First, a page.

Just like the early days wet-lining I learned to judge my success at getting the fly to the bottom by the number of nymphs I lost in a days fishing. As the number of lost flies went up so did the number of trout I began to catch.
Again in those early heavy-nymphing days I would strike at any and all twitches of the indicator, heaving back on the rod in a full radial arc, while pulling down hard on the line. This guaranteed a good solid hook-set in the jaws of each and every rock, stick and snag the poor nymph was passing.
I soon learned that in this fierce water, striking like that was pretty-much a waste of time and flies. And once, a very good way of putting too much bend in a rod - way too much. I re-learned just how far shards of graphite can fly when a rod is placed under too much stress - expensive, explosive lesson.
There was another lesson in there about the general silliness of striking with full bluster.
If you swing the rod back in an arc with the rod tip ending up way behind your head, and you have pulled down on the line to a full arm stretch, just what the heck are you going to do next?
The fish is bolting through the water, slack is getting in the system and you are standing there with your arms pointing in opposite directions looking for all the world like a John Travolta imitation from Saturday Night fever, (for those who can remember that far back).
(Article continues below advertisement)
You have to either drop the rod-tip, or let the line go slack, to start playing the fish. But dropping the rod-tip, or letting the line go slack, are pretty much guaranteed to lose a fish.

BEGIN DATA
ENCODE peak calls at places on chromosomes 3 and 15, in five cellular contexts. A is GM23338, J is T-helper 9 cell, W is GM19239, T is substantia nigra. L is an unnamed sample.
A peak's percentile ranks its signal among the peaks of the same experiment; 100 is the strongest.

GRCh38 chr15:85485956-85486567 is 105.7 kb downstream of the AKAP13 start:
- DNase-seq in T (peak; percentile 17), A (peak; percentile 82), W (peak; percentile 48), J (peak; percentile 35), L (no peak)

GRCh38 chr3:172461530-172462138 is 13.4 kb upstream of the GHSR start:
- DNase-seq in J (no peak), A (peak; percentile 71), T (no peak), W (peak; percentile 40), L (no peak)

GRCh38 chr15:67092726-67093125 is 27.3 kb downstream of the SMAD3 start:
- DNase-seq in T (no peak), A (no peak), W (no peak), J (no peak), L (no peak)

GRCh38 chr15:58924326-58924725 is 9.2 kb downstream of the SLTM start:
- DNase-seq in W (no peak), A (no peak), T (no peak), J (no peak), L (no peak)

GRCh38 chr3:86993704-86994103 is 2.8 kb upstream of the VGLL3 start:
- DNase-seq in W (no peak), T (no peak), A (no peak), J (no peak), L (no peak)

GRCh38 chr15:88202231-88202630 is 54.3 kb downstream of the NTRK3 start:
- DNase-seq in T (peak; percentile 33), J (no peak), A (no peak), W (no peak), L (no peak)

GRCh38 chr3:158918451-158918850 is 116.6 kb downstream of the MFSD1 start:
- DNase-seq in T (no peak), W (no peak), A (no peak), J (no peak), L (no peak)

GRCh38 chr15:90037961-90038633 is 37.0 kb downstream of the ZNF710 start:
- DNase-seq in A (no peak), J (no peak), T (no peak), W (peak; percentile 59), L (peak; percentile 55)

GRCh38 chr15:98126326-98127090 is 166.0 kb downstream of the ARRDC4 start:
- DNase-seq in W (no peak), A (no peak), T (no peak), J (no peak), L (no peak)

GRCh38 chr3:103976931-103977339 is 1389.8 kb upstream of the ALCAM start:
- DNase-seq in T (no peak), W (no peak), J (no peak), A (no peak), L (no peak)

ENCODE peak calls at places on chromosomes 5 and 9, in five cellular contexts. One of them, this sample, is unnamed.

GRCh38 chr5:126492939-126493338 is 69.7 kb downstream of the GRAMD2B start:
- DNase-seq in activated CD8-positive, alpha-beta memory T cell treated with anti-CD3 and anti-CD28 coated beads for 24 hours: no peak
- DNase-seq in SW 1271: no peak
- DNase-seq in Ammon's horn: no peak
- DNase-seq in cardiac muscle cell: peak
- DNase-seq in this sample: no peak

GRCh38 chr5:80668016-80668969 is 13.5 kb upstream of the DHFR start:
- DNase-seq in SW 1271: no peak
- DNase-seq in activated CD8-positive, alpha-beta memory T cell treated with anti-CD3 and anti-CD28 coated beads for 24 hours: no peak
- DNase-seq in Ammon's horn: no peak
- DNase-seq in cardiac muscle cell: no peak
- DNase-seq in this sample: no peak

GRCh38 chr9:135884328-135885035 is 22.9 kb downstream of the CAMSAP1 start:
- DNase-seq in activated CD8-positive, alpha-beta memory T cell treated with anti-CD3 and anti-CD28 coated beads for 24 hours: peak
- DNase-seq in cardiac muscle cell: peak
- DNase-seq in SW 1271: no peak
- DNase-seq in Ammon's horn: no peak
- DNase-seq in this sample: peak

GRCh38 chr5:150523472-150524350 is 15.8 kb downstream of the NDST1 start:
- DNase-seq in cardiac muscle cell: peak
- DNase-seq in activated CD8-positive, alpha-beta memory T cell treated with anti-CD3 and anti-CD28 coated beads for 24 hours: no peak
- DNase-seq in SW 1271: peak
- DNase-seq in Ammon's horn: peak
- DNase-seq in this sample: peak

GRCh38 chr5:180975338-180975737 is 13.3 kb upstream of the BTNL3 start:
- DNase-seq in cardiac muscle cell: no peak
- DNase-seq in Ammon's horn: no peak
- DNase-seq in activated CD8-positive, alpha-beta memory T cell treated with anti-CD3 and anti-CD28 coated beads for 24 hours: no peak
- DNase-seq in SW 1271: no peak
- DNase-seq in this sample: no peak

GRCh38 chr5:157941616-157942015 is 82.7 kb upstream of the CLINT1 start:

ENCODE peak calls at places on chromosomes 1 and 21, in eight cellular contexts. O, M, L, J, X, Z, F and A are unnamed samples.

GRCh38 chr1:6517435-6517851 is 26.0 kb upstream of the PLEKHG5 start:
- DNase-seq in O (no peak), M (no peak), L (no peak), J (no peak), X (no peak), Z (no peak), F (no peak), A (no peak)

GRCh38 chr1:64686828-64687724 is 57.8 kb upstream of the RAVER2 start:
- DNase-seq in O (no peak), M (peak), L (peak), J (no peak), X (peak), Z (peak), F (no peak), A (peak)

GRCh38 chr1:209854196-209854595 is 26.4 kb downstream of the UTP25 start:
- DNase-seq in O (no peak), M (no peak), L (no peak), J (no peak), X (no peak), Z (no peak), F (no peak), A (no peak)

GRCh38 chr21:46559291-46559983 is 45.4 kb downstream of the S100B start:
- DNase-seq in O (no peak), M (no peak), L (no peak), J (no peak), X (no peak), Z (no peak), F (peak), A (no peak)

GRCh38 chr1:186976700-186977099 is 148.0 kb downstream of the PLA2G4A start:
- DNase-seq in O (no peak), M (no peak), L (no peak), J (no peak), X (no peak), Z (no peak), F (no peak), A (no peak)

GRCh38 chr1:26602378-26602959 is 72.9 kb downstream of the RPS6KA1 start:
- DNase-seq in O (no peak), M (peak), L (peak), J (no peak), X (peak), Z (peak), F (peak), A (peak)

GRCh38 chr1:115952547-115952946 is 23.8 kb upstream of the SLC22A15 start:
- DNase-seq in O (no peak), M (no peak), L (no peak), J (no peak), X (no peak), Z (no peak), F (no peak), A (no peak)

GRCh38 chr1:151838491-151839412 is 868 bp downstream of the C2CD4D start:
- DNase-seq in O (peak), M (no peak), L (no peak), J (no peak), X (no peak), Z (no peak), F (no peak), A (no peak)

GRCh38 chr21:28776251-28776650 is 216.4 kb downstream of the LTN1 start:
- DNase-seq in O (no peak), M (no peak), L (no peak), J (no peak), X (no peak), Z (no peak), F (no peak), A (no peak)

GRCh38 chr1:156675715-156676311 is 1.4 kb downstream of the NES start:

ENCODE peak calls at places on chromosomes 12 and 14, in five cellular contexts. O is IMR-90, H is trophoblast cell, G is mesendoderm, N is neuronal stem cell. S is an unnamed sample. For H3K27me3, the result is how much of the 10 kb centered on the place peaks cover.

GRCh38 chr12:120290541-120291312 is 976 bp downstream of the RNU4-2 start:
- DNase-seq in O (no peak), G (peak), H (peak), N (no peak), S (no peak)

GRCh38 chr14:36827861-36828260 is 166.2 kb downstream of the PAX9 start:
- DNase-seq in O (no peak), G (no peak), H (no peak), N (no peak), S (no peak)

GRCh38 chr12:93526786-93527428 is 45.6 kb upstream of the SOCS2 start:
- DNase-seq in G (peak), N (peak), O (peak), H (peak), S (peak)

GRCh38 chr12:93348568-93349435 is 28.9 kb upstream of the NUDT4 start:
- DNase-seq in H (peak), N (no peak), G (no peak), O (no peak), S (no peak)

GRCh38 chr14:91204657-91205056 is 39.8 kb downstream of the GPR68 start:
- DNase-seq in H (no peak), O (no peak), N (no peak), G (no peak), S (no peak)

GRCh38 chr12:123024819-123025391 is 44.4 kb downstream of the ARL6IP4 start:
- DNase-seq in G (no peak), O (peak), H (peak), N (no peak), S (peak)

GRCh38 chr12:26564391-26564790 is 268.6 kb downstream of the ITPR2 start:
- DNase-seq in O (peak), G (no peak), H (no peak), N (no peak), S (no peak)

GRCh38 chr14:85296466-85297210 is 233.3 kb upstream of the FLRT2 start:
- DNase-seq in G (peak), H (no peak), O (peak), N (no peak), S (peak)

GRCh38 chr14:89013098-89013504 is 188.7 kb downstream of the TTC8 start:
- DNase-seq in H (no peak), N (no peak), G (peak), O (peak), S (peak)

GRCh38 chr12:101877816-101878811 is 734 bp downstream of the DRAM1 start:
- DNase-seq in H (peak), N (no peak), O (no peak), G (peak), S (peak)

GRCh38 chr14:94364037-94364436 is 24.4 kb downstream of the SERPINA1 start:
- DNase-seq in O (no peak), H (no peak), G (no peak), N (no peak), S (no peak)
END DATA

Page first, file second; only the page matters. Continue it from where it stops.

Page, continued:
So I learned to strike by pulling the rod-tip parallel to the surface of the water and away from the direction the line was moving from the rod-tip, not in the direction of the fish! Saturday Night Fever problem fixed.
I also learned that the amount of time my nymphs spent in likely lies (where trout lie in rivers, not the lies anglers tell when they cannot find lies) was a strong determining factor in my success rate.
Spending time tying on new leaders and nymphs was wasting that time.
So I tried to pick the difference between a trout stalling the indicator in the water from the assorted inanimate creatures that slowed the nymph's progress.
In fact it seems to me that in big fast water most fish are already hooked by the time that fact is transferred through the leader pulling the indicator down. If the fish is not hooked then it is too late anyway, and you may as well let the fly drift on down as you ready for the next cast.